LETTER | Seaplane permitting irks come residents




Dear Council Members:

As you are aware, there is a controversy brewing over seaplane permitting at carillon point.  This began in April with a request for for a permit which was deemed complete in May. The city almost immediately stated they expected issue a DNS, Which says no environmental impact statement (EIS)  was needed.  People who had concerns about this issue were given until June 20th to write to city planners or they would not be allowed to speak when a public hearing is finally scheduled.

Let's look for a moment at how the citizens of Kirkland were notified. Three signs were posted in public, two at the pedestrian walkway entrances and one along the boulevard.

All property owners within 300 ft. were to be also notified. Unless you are one who walks to work you won't see two of these and the third is on the lawn away from the boulevard and has no place for any vehicle to stop for a flyer unless you park in carillon and walk back. The people who are within 300 ft. are more businesses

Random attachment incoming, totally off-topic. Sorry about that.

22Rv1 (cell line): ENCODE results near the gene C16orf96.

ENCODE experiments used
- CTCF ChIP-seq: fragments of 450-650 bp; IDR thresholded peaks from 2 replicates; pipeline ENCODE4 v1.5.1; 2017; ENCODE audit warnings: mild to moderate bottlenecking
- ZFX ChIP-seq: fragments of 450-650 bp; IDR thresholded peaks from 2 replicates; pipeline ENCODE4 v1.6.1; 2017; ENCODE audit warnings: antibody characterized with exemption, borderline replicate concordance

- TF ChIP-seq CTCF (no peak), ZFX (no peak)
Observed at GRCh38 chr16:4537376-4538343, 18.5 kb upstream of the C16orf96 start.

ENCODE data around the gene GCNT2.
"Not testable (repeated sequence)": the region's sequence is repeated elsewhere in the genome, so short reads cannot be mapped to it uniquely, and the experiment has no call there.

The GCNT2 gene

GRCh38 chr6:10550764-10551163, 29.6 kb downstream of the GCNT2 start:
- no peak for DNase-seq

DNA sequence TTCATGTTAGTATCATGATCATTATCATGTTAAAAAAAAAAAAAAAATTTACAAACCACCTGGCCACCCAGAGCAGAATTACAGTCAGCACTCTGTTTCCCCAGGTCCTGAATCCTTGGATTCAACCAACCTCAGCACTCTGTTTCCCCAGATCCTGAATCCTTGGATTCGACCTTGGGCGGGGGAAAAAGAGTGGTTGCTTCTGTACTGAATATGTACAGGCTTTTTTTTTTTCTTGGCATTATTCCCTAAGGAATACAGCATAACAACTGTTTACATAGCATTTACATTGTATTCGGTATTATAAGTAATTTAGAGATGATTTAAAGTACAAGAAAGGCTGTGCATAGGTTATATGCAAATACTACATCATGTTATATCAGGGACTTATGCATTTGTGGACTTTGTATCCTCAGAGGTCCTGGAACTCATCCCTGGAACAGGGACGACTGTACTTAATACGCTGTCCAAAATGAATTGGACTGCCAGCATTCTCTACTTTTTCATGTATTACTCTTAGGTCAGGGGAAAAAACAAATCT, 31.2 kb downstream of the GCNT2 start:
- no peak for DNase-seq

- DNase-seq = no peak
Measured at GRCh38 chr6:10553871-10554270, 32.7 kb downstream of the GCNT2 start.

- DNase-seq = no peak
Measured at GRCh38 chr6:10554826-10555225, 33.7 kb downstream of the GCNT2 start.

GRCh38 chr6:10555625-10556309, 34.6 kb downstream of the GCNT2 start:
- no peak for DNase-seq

It doesn't take long to see that the window for protesting this proposal is very short and that coupled up with very obscure signage has created a poorly informed public.

Now let's consider who is really affected by this proposed seaplane port.  That would be all the people who live in condos or homes along the waterfront and adjacent from carillon to Marina Park and beyond, not to mention the other communities stretching to Hunt's point

Many of our citizens do not know that this venture is not just a sightseeing plane port, but will also be used to train people to fly and become pilots.


The point of this letter is to point out what looks like a bias on the part of the city planners to "make this happen".  In fairness, the planning dep't has to see if the applicant meets the city's requirements and if they do, they would issue a permit. But there are other issues here  and they are called citizens and where they live, their environment


There have been several letters more recently  about the the noise these planes create under full throttle and the safety issues  they can create in a crowded recreation venue.

These deserve a thoughtful look.

For those people who have lived in this city for awhile you'll remember the bitter fight over the Potala building at 10th and Lake St in Kirkland.  (Still not built) which resulted in multiple lawsuits and expense for the city.  It is clear that some of the city's codes need amending and environmental impact statements required.

Let's hope the the city will care as much about the people who live here as they do about entrepreneurs making a buck.


J.F. Rogers